“How will we know it’s us without our past?” — John Steinbeck


The North Slope Historic District, Inc. is a neighborhood group, open to property owners and residents within the boundaries of the City-designated North Slope Historic District. The purposes of the organization are:

A. Preserve the District’s history.

B. Promote Community welfare and neighborhood interaction.

C. (Enhance) Community development, maintenance, and beautification.

The group has a Board of Directors, who direct programs and activities designed to be of educational, informational and social interest to the neighborhood. Browse our website to find articles about the history, activities, relationship with Tacoma’s Landmarks Commission, as well as program topics coming up.

Research Your Home’s History with Northwest Room Materials

Brian Kamens, of the Main Library’s Northwest Room, will be presenting information at three workshops at three different Tacoma libraries, along with a local historian. The subject will be, “How to Research Your Home’s History.”

If you have never had the opportunity to hear about how the Northwest Room’s materials can give you information about Tacoma’s history and the historical buildings and places here, you are in for a treat at these free workshops.

You have three chances to come and listen and absorb information that will help you find out about the house you live in, or the people who lived in your house in the really old days. Come, listen, enjoy.

The workshops are free and people just need to show up, no registration required.

Sept. 22nd Sat. 10 am at Moore Library

Sept. 27th Thu 4:30 pm at Mottet Library

Oct. 17th Wed 5:30 pm at Tacoma Main Library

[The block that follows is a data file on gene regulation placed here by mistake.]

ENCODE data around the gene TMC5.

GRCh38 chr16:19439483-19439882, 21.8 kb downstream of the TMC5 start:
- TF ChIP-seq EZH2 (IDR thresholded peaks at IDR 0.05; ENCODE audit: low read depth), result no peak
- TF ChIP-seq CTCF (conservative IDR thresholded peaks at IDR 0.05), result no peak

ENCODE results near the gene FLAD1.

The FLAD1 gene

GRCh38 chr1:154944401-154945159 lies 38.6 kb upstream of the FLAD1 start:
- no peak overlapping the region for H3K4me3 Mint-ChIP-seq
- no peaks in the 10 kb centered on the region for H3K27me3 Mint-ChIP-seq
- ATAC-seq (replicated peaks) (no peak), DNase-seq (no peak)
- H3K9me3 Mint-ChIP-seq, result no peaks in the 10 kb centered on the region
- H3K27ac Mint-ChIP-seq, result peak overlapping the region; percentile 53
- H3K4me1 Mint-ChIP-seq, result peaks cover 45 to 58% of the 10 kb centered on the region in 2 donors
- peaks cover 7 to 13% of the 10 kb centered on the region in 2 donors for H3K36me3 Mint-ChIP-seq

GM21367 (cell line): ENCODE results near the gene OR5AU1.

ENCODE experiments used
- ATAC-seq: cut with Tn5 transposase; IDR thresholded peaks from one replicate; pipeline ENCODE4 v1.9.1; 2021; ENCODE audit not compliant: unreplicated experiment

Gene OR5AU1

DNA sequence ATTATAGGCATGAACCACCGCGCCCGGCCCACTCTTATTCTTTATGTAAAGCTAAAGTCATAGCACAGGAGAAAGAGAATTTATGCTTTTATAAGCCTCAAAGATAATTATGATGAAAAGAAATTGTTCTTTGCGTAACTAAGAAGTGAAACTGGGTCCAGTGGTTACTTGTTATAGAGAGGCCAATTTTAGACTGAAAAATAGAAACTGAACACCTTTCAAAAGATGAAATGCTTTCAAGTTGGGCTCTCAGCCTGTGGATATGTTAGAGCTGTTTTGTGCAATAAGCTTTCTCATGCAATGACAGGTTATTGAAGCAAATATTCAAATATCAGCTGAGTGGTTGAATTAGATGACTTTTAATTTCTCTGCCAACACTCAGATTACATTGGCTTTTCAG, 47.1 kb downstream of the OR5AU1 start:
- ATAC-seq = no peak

YOUR HOUSE IS HISTORY Learn How to Research your Property

Tacoma's Historical Preservation Office in partnership with the Tacoma Public Library, is offering three free workshops on how to research your historic home. Learn about the primary resources such as historic maps, newspapers, and directories. Brian Kamens from the Public Library will lead with help from a professional historian. Open to all, just come.

Moore Library Workshop
215 S 56th St.
Saturday Sept. 22nd 10am to noon

Mottet Library Workshop
3523 E G St
Thursday Sept. 27th 4:30 pm to 5:45 pm

Main Tacoma Library Workshop
1102 Tacoma Ave S
Wednesday Oct 17th 5:30 pm to 7:30 pm

Tacoma's North Slope Historic District is a trapezoidal-shaped district bounded by North I Street to the north, Division Avenue to the east, and N Steele Street to the west. North Grant Avenue caps off the south end of the district. The North Slope has 1,285 resources and is one of the state's largest historic districts.

The District was settled primarily as a residential neighborhood and contains a wide variety of architectural styles including Stick Style, Queen Anne, Craftsman, American Foursquare,Tudor Revival, and Mission Revival. Within it you will find many churches, apartments, and a few business areas.

The neighborhood developed over time and it is common to find structures built structures built 20, 30 or even 50 years later.

There were three building booms within the district: 1888 to 1893, 1902 to 1915, and 1919 to 1929. Nearly 80 percent of the homes were built prior to 1930.

Tacoma's North Slope Historic District is a cohesive neighborhood that represents the social and economic history of Tacoma. The district represents a cross culture of individuals - both famous and ordinary - whose skills and talents played a role in the development and growth of the city. The early residents included professionals, trades people, business proprietors, railroad employees, and celebrities - all living in a close-knit neighborhood.

The district embodies the distinctive characteristics of residential development in Tacoma. Many of these dwellings represent the work of master craftsmen and architects. The period of significance for the district runs from 1881 to 1955. In 1955, the City of Tacoma changed zoning laws that allowed some of the neighborhood's older homes to be demolished and replaced by apartment buildings.

Residents of the North Slope Historic District are united by more than their affinity for old homes. The district's board is made up of residents who are dedicated to the betterment of our neighborhood. Board members discuss and take action on issues pertaining to safety, zoning, historic preservation and more. Each year the board plans a variety of educational and social activities for residents.